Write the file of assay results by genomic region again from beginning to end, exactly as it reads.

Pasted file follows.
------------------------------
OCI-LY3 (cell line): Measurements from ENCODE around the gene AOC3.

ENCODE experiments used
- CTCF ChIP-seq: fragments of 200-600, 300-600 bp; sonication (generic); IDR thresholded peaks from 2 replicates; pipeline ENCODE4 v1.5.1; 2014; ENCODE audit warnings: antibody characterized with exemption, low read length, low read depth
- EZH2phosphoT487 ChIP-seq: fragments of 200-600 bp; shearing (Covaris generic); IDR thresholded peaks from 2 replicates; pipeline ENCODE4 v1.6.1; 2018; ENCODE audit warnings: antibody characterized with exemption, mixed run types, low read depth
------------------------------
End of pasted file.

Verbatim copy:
OCI-LY3 (cell line): Measurements from ENCODE around the gene AOC3.

ENCODE experiments used
- CTCF ChIP-seq: fragments of 200-600, 300-600 bp; sonication (generic); IDR thresholded peaks from 2 replicates; pipeline ENCODE4 v1.5.1; 2014; ENCODE audit warnings: antibody characterized with exemption, low read length, low read depth
- EZH2phosphoT487 ChIP-seq: fragments of 200-600 bp; shearing (Covaris generic); IDR thresholded peaks from 2 replicates; pipeline ENCODE4 v1.6.1; 2018; ENCODE audit warnings: antibody characterized with exemption, mixed run types, low read depth